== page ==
The identification and characterisation of alleles of sucrose phosphate synthase gene family III in sugarcane
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Little is known about the extent of allelic diversity of genes in the complex polyploid, sugarcane. Using sucrose phosphate synthase (SPS) Gene (SPS) Family III as an example, we have amplified and sequenced a 400 nt region from this gene from two sugarcane lines that are parents of a mapping population. Ten single nucleotide polymorphisms (SNPs) were identified within the 400 nt region of which seven were present in both lines. In the elite commercial cultivar Q165A, 10 sequence haplotypes were identified, with four haplotypes recovered at 9% or greater frequency. Based on SNP presence, two clusters of haplotypes were observed. In IJ76-514, a Saccharum officinarum accession, 8 haplotypes were identified with 4 haplotypes recovered at 13% or greater frequency. Again, two clusters of haplotypes were observed. The results suggest that there may be two SPS Gene Family III genes per genome in sugarcane, each with different numbers of different alleles. This suggestion is supported by sequencing results in an elite parental sorghum line, 403463-2-1, in which 4 haplotypes, corresponding to two broad types, were also identified. Primers were designed to the sugarcane SNPs and screened over bulked DNA from high and low Sucrose-containing progeny from a cross between Q165A and IJ76-514. The SNP frequency did not vary in the two bulked DNA samples, suggesting that these SNPs from this SPS gene family are not associated with variation in sucrose content. Using an ecotilling approach, two of the SPS Gene Family III haplotypes were mapped to two different linkage groups in homology group 1 in Q165A. Both haplotypes mapped near QTLs for increased sucrose content but were not themselves associated with any sugar-related trait.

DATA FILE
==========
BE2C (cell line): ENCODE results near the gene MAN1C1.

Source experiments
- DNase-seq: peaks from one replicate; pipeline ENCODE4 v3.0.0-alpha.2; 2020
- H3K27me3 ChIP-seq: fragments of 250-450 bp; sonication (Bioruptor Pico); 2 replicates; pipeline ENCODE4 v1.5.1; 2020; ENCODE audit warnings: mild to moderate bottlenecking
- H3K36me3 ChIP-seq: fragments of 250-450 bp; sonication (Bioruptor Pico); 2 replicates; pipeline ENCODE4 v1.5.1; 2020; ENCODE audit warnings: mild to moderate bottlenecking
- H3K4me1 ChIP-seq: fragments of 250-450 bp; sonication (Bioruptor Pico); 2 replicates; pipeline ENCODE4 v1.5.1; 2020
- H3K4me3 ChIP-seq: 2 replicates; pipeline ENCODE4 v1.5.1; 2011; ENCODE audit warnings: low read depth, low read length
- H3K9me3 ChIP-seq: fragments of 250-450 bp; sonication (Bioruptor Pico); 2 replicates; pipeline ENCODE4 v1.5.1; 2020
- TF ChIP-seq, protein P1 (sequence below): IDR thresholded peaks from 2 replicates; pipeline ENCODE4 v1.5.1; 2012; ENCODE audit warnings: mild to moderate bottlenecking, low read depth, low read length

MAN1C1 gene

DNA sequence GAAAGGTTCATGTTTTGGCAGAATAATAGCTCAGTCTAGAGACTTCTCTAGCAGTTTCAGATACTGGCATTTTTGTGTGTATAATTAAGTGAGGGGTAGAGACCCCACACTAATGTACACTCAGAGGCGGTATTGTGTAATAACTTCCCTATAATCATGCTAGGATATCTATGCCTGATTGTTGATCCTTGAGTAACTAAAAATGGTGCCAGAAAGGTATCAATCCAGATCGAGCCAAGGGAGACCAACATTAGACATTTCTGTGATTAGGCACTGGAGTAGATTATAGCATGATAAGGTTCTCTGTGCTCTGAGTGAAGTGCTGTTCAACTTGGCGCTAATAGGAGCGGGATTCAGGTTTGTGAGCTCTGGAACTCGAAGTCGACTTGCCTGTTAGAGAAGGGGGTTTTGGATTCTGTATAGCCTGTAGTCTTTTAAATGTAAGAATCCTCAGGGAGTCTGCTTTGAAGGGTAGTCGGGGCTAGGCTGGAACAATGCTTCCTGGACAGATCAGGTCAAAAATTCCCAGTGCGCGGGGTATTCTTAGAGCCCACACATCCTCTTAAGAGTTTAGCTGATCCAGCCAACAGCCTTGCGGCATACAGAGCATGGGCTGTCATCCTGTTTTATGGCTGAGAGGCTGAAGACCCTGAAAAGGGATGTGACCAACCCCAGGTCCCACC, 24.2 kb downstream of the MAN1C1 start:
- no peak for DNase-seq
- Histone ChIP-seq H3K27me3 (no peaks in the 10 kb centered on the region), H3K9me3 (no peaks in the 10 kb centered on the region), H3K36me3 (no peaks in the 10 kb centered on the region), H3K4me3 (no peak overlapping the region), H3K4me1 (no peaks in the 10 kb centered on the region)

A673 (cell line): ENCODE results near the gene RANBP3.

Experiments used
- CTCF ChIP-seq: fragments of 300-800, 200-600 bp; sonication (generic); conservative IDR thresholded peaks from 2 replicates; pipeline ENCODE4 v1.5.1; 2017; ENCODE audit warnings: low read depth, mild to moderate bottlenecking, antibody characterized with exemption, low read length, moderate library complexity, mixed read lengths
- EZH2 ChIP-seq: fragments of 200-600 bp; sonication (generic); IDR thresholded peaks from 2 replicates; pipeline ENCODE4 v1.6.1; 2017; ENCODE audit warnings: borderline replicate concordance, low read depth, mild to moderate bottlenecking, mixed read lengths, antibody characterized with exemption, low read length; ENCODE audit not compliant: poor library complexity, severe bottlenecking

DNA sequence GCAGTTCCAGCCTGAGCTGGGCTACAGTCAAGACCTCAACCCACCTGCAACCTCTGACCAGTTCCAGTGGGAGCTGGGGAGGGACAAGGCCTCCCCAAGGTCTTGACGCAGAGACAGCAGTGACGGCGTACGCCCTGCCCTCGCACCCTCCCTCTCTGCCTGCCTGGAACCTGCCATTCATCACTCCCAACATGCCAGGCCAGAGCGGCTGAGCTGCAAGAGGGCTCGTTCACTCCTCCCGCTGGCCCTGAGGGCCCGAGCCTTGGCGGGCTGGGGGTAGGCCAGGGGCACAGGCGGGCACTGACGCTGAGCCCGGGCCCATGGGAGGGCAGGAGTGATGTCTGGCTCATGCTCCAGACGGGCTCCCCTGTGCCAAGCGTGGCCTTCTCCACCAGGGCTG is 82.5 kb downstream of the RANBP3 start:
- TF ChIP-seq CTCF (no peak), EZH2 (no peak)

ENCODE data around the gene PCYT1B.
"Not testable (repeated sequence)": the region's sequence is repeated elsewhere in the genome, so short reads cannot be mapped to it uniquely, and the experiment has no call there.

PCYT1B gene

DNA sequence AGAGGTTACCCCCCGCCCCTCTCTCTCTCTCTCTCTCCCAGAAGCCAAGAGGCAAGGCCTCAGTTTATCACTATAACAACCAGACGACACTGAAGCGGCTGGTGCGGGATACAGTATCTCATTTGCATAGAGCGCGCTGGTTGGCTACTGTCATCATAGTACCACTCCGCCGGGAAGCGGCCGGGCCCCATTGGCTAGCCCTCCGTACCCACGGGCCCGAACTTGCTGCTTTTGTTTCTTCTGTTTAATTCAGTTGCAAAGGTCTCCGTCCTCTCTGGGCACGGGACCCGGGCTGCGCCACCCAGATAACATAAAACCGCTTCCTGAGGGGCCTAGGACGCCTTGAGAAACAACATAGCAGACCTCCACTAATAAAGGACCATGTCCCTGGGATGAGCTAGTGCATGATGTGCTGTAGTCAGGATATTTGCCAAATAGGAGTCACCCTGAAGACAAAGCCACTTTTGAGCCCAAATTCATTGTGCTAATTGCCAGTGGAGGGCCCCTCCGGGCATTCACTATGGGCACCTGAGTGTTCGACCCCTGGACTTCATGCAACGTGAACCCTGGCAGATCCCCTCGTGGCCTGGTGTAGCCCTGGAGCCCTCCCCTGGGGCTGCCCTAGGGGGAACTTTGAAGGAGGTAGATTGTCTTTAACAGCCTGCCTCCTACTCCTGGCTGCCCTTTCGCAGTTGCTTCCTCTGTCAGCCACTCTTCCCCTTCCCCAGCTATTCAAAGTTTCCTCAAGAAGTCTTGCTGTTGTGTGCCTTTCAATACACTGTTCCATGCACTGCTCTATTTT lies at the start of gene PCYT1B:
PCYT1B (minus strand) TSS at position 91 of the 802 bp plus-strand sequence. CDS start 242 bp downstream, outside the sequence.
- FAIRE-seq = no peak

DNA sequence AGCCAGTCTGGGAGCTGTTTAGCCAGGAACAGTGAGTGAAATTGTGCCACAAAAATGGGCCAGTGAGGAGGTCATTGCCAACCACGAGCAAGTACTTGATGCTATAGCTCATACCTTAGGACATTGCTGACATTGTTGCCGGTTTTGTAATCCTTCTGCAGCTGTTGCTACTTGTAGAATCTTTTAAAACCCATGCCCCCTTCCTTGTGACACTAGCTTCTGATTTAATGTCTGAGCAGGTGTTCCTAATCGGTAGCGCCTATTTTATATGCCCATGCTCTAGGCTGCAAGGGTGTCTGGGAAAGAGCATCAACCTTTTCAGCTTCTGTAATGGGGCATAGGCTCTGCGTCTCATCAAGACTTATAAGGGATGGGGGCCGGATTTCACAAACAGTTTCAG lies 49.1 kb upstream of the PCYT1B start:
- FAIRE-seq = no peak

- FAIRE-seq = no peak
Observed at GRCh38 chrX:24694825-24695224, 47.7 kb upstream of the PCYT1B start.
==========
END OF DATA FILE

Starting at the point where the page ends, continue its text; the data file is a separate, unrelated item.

KeywordsSugarcane SNP Sucrose phosphate synthase Ecotilling Sugar Sorghum
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This research was undertaken with partial funding from the Cooperative Research Centre for Sugar Industry Innovation Through Biotechnology. We also thank BSES Ltd and CSR Technical Field Department for sugarcane plant material and the Queensland Department of Primary Industries and Fisheries for sorghum plant material.
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